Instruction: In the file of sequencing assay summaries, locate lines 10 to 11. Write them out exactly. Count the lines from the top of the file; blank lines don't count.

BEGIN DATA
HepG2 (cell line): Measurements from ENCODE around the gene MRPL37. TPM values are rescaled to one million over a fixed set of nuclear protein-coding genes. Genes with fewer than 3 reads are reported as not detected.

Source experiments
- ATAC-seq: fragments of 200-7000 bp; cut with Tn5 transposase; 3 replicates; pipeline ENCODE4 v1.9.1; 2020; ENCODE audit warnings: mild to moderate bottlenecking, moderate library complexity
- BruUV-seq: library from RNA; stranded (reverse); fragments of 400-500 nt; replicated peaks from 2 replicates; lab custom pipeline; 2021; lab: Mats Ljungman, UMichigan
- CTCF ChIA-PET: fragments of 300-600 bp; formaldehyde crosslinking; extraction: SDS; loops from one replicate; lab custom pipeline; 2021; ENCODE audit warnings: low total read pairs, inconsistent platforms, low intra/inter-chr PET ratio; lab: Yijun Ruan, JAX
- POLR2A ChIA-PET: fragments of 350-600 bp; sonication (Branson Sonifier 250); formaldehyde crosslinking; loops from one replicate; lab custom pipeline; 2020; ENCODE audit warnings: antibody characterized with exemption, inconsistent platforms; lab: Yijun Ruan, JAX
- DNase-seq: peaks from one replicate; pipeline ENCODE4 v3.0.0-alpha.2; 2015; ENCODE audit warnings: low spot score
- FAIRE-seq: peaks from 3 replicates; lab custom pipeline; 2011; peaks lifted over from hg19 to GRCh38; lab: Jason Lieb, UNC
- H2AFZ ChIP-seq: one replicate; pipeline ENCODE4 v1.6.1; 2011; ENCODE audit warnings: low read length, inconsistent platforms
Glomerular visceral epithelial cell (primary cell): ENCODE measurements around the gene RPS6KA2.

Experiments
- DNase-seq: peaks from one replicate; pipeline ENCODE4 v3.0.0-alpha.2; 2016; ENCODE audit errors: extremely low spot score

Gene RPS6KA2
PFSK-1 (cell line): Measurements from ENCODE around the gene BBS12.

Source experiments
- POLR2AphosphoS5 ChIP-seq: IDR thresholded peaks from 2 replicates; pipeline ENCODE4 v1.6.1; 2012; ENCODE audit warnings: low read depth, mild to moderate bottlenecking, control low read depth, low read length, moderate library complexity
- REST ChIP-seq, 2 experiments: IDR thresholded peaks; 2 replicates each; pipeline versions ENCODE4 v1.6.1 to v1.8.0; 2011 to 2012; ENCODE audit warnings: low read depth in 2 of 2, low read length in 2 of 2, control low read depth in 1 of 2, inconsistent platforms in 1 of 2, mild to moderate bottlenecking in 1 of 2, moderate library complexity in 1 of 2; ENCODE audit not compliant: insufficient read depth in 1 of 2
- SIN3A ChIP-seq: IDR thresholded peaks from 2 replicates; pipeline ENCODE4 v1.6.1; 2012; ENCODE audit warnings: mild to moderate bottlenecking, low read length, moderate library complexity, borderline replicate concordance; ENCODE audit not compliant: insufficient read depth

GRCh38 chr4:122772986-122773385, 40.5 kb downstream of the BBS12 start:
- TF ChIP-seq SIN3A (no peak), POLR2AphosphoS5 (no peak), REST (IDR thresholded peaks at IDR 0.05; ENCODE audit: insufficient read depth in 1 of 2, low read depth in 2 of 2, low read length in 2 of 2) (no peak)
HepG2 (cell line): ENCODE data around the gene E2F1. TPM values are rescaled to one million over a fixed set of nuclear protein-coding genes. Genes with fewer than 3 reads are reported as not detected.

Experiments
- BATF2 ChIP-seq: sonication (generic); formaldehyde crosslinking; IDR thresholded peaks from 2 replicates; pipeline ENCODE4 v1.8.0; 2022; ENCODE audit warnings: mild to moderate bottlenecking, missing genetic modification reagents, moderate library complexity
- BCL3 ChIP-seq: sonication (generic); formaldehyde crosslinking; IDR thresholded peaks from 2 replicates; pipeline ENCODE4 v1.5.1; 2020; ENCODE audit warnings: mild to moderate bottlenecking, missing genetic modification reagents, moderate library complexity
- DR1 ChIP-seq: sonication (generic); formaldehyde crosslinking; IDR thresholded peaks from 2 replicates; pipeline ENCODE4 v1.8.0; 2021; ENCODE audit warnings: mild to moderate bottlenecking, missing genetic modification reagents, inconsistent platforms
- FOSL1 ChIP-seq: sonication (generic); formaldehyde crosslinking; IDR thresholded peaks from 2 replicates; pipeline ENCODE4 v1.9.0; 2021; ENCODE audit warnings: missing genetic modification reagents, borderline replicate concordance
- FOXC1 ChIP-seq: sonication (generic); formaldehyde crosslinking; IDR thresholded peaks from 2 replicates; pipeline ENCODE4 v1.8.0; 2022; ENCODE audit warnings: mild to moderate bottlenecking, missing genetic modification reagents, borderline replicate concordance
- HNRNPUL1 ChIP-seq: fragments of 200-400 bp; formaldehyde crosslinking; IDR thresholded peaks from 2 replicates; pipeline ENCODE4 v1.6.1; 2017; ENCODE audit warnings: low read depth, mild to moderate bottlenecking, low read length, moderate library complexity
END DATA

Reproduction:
Glomerular visceral epithelial cell (primary cell): ENCODE measurements around the gene RPS6KA2.

Experiments